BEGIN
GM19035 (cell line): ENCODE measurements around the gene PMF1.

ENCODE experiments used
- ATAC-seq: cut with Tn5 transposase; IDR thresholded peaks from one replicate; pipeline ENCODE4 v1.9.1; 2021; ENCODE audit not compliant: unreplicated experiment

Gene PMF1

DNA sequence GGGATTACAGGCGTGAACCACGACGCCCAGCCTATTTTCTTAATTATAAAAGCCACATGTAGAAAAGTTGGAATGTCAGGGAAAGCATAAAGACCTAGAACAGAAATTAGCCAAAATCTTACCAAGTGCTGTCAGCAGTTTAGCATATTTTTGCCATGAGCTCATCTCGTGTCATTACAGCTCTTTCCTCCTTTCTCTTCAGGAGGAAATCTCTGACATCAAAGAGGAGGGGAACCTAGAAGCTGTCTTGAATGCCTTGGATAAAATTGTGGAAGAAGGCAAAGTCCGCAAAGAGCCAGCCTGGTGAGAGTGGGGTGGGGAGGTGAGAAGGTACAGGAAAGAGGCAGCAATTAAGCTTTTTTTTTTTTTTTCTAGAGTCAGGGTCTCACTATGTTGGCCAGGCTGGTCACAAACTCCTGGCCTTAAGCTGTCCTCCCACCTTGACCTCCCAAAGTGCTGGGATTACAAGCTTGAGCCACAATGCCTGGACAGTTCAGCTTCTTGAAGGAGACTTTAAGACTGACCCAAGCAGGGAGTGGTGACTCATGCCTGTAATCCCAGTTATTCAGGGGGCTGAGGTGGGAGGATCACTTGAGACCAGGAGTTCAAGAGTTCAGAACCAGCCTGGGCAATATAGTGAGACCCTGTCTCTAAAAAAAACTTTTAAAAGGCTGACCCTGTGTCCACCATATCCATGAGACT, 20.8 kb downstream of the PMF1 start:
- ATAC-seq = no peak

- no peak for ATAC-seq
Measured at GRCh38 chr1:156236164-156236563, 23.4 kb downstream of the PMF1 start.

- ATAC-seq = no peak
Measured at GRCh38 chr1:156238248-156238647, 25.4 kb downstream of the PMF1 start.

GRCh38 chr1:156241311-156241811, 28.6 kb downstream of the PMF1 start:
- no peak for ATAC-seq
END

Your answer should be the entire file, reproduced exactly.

GM19035 (cell line): ENCODE measurements around the gene PMF1.

ENCODE experiments used
- ATAC-seq: cut with Tn5 transposase; IDR thresholded peaks from one replicate; pipeline ENCODE4 v1.9.1; 2021; ENCODE audit not compliant: unreplicated experiment

Gene PMF1

DNA sequence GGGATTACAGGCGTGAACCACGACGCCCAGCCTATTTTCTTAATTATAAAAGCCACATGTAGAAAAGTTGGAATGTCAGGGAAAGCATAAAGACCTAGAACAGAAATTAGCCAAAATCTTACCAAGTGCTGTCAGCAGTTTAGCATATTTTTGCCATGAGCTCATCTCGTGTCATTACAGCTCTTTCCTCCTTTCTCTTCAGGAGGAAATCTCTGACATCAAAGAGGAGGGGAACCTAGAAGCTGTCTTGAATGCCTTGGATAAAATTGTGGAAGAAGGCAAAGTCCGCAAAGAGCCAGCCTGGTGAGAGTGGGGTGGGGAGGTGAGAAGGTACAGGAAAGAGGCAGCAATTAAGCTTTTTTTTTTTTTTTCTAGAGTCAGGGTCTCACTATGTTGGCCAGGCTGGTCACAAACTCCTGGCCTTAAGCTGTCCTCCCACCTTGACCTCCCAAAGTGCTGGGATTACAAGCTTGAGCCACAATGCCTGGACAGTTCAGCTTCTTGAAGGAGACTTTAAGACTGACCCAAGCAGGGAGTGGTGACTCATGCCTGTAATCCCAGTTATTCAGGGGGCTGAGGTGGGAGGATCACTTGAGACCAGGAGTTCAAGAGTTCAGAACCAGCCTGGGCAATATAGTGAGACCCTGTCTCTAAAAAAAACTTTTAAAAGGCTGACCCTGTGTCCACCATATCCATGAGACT, 20.8 kb downstream of the PMF1 start:
- ATAC-seq = no peak

- no peak for ATAC-seq
Measured at GRCh38 chr1:156236164-156236563, 23.4 kb downstream of the PMF1 start.

- ATAC-seq = no peak
Measured at GRCh38 chr1:156238248-156238647, 25.4 kb downstream of the PMF1 start.

GRCh38 chr1:156241311-156241811, 28.6 kb downstream of the PMF1 start:
- no peak for ATAC-seq